• Reduced Tax Obligations: You will not be liable for paying Australian income tax on your foreign-sourced income if you are no longer a tax resident of Australia. You can get significant tax savings if you earn substantial income from overseas sources.
  • No Capital Gains Tax: You will not be liable for Australian capital gains tax (CGT) on the disposal of assets outside Australia – particularly beneficial if you plan to sell assets such as property or shares.
  • Simplified Tax Filing: With simpler tax filing requirements, you will save time on your tax affairs, as you won’t be required to report your foreign-sourced income or capital gains in your Australian tax return.
  • Avoidance of Worldwide Income Reporting: You are not required to report your worldwide income to the Australian Taxation Office (ATO). This can be beneficial if you have complex financial arrangements overseas or want to maintain your privacy.

Drawbacks of losing your Australian tax residency

There are many drawbacks to losing Australian tax residency status, including:

  • Superannuation: You may face restrictions on your ability to access your superannuation funds if you are no longer an Australian resident for tax purposes..
  • Capital gains tax: You may be subject to capital gains tax in Australia if you sell assets you own in Australia after losing your tax residency.
  • Visa implications: Losing your Australian tax residency might affect your eligibility to stay in Australia, resulting in leaving before the expiry of your visa.

You should always seek professional tax advice before making decisions that may impact your tax residency status.

Our team of experts at Odin Tax can provide you with the guidance and support you need to navigate this complex area of taxation. Contact us today to learn more about our comprehensive tax advisory services.

23 Ways to lose your Australian tax residency status


Now that you are aware of the many advantages of relinquishing your residency status, let’s go over 23 methods that you should implement in combination – rather than individually – to lose your Australian tax residency status:

  1. Leaving Australia and becoming a resident of another country for tax purposes.
  2. Staying outside Australia for over 183 days in a financial year.
  3. Selling or disposing of your Australian assets and investments.
  4. Closing all Australian bank accounts and shifting financial assets overseas.
  5. Terminating Australian employment and ceasing to work in Australia.
  6. Giving up your Australian permanent residency status or citizenship.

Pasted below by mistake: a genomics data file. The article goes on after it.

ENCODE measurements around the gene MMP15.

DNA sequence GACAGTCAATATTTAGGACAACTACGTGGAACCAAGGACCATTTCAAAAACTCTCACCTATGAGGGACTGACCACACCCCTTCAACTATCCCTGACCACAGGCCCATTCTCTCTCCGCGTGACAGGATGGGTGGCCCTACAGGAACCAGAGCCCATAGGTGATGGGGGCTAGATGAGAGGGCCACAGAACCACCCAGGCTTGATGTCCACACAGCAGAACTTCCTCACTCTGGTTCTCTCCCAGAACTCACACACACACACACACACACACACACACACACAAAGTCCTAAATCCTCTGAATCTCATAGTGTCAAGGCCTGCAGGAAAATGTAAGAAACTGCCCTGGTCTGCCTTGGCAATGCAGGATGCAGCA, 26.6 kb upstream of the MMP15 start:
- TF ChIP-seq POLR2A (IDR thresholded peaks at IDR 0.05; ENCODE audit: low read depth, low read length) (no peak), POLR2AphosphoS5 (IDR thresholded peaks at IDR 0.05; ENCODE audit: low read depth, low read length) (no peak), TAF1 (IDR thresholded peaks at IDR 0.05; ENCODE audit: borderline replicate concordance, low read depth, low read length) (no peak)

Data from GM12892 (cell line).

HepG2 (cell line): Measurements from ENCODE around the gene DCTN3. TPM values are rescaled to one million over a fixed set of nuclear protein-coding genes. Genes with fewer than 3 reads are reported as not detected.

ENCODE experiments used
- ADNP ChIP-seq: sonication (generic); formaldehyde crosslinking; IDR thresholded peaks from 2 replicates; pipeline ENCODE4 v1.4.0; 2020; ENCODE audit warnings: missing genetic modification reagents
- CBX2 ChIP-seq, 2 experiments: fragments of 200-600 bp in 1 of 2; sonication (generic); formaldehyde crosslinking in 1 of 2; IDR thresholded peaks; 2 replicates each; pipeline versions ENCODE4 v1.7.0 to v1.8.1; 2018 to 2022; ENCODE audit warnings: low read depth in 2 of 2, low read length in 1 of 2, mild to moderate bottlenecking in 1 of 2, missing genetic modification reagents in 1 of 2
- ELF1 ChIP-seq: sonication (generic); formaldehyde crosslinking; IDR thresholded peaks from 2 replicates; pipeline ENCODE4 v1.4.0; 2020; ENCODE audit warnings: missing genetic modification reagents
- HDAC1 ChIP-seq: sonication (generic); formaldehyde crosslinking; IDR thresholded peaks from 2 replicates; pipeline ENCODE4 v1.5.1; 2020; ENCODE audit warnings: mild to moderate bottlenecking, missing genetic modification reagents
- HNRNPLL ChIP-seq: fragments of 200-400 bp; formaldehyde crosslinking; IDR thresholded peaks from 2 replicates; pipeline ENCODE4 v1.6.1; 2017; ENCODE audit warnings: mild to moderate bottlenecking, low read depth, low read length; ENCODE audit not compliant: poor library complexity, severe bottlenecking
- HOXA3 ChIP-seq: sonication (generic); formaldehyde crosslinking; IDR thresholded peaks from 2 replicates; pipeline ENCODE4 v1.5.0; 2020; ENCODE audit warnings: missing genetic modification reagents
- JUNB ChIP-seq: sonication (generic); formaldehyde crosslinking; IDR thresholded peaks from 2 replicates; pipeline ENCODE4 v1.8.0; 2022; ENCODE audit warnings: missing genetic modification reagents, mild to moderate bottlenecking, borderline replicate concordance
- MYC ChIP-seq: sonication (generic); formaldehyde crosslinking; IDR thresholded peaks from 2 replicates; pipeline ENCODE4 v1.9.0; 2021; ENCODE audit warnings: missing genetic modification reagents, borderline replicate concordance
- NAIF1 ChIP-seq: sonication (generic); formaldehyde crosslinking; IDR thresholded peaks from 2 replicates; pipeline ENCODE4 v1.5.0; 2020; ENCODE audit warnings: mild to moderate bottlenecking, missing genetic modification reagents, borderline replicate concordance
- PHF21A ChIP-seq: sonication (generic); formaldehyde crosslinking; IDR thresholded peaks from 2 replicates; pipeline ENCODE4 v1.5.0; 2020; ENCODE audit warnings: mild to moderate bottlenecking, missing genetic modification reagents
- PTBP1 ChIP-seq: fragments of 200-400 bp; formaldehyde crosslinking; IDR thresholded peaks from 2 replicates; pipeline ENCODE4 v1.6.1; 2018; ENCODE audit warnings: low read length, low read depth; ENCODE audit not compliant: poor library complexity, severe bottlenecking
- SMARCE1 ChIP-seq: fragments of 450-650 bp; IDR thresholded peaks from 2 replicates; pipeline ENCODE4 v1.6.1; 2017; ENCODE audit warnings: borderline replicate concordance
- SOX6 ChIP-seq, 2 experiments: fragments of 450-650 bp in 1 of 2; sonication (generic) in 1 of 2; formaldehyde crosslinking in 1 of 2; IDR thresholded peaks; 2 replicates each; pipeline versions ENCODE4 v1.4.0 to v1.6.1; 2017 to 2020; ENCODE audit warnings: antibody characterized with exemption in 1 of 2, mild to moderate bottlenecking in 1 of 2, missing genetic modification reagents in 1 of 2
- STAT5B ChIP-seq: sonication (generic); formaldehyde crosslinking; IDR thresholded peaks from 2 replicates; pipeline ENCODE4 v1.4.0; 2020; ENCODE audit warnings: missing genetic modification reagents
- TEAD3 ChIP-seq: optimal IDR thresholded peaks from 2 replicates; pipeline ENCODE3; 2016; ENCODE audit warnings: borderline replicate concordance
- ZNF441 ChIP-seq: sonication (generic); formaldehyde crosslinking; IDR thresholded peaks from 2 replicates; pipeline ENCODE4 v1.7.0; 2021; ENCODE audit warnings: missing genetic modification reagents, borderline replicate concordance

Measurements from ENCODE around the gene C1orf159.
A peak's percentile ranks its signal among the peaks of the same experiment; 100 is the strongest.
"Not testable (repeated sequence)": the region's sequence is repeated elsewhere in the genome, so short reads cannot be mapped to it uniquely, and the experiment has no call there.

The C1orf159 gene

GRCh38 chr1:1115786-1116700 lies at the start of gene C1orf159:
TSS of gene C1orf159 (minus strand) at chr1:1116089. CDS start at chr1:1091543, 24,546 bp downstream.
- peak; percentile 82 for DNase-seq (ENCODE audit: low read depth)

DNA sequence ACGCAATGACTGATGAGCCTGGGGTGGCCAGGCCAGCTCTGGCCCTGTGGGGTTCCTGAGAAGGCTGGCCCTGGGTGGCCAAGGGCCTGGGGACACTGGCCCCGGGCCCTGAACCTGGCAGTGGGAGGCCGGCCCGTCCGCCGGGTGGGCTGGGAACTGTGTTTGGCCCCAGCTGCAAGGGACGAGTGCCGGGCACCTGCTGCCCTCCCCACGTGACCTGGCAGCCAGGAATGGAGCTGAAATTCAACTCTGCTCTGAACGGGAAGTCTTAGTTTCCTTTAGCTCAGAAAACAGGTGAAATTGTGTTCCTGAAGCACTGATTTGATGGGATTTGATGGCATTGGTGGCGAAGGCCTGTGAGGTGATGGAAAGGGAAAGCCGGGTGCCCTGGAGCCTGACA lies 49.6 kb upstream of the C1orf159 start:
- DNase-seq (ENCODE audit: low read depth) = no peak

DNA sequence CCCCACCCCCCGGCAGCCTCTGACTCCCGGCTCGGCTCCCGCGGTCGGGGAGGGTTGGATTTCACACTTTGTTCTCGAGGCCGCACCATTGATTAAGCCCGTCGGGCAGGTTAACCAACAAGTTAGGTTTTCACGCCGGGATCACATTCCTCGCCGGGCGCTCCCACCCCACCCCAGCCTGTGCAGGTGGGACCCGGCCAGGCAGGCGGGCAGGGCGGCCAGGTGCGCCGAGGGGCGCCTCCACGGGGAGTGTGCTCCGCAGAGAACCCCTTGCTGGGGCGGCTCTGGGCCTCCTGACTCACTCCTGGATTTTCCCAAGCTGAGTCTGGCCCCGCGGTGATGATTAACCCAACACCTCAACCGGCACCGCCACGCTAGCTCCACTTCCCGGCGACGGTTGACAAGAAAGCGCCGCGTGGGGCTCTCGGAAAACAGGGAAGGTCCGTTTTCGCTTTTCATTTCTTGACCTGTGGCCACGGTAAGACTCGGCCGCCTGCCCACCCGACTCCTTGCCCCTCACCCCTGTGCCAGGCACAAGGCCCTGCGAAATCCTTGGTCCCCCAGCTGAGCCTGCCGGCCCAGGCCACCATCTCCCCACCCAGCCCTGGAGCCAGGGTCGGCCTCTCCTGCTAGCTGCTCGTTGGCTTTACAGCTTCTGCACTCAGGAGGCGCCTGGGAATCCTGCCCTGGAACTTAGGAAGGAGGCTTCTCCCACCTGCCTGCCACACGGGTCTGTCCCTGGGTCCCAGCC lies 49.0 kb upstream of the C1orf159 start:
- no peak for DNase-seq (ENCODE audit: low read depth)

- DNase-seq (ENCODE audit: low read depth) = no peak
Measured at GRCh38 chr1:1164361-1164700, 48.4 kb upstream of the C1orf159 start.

7. Renting out your Australian property and living abroad for an extended period.
  8. Relocating your business operations overseas.
  9. Ending all business or investment activity in Australia.
  10. Terminating any Australian rental agreements or leases.
  11. Closing all Australian utility accounts, such as water, electricity, and gas.
  12. Ceasing all Australian social connections and moving abroad.
  13. Transferring all family members to live abroad.
  14. Taking up permanent residency in a country with which Australia has a Double Tax Agreement (DTA).
  15. Spending more time in a country with which Australia has a DTA than in Australia.
  16. Notifying the Australian Taxation Office (ATO) that you are no longer an Australian resident.
  17. Providing evidence that you have established a permanent home in another country.
  18. Demonstrating that you have cut all ties with Australia and intend to remain overseas indefinitely.
  19. Spending less than six months in Australia and more time in another country.
  20. Not filing tax returns in Australia for several years.
  21. Take your direct family with your spouse and children.
  22. Joining a gym or sports membership in the new country and forming your social life cycle.
  23. Stop claiming Medicare and get new insurance in your new country.

Get professional help with Odin Tax

Looking for expert guidance on ways to lose your Australian tax residency status? 

Our experienced tax advisors at Odin Tax can help you understand the complex rules and regulations involved in this process and provide practical solutions tailored to your unique situation. 

Refrain from letting uncertainty about your residency status weigh you down – contact Odin Tax today to learn more about how we can assist you in achieving your tax goals.